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Effects of prenatal alcohol and cocaine exposure on infant cortisol levels

Published online by Cambridge University Press:  01 June 1999

SANDRA W. JACOBSON
Affiliation:
Department of Psychiatry and Behavioral Neurosciences, Wayne State University School of Medicine, and Department of Psychology, Wayne State University
JOAN T. BIHUN
Affiliation:
Department of Psychiatry and Behavioral Neurosciences, Wayne State University School of Medicine, and Department of Psychology, Wayne State University
LISA M. CHIODO
Affiliation:
Department of Psychiatry and Behavioral Neurosciences, Wayne State University School of Medicine, and Department of Psychology, Wayne State University

Abstract

Elevated corticosterone levels to stress have been found in adult rats exposed prenatally to alcohol, but little is known about the effects of prenatal alcohol exposure on the cortisol response in humans. To date, one study has found that crack/cocaine was related to depressed newborn cortisol levels following a heel prick. In the present study saliva samples were obtained before and after a blood draw from 83 inner-city African American 13-month-old infants exposed prenatally to alcohol, cocaine, and other illicit drugs. Post-blood draw cortisol levels did not differ from basal levels in many of the infants, confirming recent studies indicating adaptation of the adrenocortical response to this type of stress at this age. Maternal depression and emergence of teeth were positively related to cortisol levels. Alcohol exposure was related to elevated basal levels, cocaine to lower basal levels. As predicted from animal findings, heavy alcohol exposure was related to elevated poststress cortisol levels.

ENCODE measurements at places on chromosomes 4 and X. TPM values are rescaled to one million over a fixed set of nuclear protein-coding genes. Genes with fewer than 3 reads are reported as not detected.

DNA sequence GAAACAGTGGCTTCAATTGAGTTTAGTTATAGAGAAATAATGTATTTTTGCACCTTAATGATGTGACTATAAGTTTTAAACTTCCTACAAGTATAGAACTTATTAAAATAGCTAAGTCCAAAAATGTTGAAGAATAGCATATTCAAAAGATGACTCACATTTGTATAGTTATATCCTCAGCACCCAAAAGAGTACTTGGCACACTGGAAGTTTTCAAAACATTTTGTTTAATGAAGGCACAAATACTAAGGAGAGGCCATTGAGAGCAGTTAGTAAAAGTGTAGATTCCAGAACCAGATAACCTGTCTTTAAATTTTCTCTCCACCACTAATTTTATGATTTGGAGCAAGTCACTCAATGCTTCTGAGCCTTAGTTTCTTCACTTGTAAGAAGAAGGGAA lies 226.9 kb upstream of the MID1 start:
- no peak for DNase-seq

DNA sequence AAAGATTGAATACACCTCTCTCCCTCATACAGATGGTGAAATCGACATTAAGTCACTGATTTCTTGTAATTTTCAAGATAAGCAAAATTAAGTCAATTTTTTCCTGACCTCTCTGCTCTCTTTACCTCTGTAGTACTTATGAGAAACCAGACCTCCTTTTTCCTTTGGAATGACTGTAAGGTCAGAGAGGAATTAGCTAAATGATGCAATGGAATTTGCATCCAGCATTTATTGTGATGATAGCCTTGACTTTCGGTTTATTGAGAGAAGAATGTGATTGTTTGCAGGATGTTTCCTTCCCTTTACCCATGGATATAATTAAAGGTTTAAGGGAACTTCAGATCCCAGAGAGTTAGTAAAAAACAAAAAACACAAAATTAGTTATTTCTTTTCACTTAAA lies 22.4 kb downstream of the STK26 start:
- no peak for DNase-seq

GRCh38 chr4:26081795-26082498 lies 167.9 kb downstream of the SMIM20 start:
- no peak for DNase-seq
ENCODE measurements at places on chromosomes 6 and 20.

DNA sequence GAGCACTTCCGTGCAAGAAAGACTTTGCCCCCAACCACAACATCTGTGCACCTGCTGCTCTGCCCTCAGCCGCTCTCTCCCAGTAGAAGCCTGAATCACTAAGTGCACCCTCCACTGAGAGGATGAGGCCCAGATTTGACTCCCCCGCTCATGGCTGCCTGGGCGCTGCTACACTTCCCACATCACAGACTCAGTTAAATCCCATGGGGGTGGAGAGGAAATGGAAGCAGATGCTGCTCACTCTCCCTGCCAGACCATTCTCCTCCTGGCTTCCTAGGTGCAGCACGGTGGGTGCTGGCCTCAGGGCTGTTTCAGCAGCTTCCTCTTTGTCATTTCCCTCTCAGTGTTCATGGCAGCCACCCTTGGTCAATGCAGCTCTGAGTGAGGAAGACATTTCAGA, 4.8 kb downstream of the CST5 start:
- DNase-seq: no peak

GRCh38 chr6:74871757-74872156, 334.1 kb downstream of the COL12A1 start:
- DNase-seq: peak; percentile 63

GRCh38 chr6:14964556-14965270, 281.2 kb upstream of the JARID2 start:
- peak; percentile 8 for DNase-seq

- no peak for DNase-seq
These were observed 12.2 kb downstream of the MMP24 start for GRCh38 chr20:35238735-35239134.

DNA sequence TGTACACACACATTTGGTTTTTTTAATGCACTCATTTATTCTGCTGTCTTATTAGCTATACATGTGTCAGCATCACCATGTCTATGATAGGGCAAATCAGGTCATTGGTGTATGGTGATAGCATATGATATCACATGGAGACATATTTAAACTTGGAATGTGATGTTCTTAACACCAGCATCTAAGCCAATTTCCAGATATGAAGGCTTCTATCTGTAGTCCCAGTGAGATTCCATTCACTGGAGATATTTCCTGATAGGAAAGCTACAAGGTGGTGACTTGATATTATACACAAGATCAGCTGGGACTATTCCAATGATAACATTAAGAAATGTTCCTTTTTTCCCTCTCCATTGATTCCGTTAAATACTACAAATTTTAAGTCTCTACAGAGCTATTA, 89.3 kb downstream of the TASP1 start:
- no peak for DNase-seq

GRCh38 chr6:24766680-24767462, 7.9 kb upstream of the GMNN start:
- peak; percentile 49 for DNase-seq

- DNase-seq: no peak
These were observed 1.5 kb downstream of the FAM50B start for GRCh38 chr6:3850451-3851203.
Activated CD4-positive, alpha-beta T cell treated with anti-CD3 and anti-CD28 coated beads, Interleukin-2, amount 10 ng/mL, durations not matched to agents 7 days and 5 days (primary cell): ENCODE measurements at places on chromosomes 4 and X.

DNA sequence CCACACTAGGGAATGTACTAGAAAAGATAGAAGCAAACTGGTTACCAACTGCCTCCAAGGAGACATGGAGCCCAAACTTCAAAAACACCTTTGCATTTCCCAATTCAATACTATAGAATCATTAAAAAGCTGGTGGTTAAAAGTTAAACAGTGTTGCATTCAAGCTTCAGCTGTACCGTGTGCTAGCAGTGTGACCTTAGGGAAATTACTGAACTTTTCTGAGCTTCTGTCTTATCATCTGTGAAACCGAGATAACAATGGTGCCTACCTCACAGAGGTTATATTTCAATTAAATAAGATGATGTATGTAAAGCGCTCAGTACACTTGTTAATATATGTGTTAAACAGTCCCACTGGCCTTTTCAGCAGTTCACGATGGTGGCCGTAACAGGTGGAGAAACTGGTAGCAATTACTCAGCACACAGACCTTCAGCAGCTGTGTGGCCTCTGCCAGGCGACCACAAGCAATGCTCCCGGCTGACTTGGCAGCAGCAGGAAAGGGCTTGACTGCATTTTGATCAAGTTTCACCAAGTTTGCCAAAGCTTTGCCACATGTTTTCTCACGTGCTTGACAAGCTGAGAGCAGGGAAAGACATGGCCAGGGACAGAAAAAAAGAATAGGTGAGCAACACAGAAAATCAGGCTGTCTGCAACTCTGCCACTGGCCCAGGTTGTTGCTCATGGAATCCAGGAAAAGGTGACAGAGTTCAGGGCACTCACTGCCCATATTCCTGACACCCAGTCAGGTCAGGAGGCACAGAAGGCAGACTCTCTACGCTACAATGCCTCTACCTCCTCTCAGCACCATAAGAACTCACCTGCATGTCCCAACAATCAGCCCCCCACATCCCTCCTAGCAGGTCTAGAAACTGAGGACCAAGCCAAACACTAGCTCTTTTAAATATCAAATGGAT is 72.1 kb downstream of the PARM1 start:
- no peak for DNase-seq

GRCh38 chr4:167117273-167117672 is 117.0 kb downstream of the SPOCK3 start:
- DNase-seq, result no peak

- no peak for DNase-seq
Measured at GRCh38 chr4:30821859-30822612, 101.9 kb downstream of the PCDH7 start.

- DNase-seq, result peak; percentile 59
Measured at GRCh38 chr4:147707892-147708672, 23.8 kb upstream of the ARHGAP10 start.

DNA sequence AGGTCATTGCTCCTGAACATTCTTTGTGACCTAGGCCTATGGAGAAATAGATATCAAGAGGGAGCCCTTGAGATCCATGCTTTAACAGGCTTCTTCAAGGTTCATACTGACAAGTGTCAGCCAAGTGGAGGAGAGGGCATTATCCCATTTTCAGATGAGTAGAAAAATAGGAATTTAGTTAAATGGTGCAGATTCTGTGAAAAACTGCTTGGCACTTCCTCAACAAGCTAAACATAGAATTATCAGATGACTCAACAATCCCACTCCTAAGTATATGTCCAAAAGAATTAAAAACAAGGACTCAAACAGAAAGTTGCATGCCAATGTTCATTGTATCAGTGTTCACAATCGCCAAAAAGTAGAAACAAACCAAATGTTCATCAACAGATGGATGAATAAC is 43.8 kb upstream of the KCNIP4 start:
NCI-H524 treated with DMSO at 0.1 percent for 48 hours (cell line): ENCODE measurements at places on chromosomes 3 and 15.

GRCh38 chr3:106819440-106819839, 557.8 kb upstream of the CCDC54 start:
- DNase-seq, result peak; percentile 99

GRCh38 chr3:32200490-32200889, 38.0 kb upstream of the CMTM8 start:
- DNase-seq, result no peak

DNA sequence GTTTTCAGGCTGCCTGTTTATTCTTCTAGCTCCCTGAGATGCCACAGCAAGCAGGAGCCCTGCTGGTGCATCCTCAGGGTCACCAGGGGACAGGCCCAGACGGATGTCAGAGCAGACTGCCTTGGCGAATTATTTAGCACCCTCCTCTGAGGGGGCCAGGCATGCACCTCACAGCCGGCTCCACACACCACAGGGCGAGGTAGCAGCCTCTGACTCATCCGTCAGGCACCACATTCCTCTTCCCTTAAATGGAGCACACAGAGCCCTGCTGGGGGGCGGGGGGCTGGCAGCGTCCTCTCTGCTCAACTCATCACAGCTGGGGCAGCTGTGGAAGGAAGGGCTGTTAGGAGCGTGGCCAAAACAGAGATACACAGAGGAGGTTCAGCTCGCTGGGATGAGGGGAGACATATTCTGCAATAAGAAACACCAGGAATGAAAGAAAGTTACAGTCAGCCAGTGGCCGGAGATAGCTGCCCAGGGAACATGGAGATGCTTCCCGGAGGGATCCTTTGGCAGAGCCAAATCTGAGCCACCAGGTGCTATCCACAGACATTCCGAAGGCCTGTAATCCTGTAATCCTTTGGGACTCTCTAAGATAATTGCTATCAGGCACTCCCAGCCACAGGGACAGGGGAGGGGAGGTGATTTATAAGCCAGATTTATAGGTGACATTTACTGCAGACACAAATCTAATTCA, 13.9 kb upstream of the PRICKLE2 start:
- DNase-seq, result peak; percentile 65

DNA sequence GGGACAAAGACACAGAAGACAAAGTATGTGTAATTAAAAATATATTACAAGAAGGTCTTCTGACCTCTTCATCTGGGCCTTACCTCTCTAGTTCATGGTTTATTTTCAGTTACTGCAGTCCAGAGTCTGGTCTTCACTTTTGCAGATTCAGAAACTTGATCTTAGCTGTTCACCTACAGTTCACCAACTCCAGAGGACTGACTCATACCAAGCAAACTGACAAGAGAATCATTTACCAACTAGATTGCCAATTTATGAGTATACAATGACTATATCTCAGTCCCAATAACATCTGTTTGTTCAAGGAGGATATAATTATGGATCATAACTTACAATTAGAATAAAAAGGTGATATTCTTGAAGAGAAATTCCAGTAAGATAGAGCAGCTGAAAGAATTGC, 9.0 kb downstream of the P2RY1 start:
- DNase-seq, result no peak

Type
Research Article
Copyright
© 1999 Cambridge University Press

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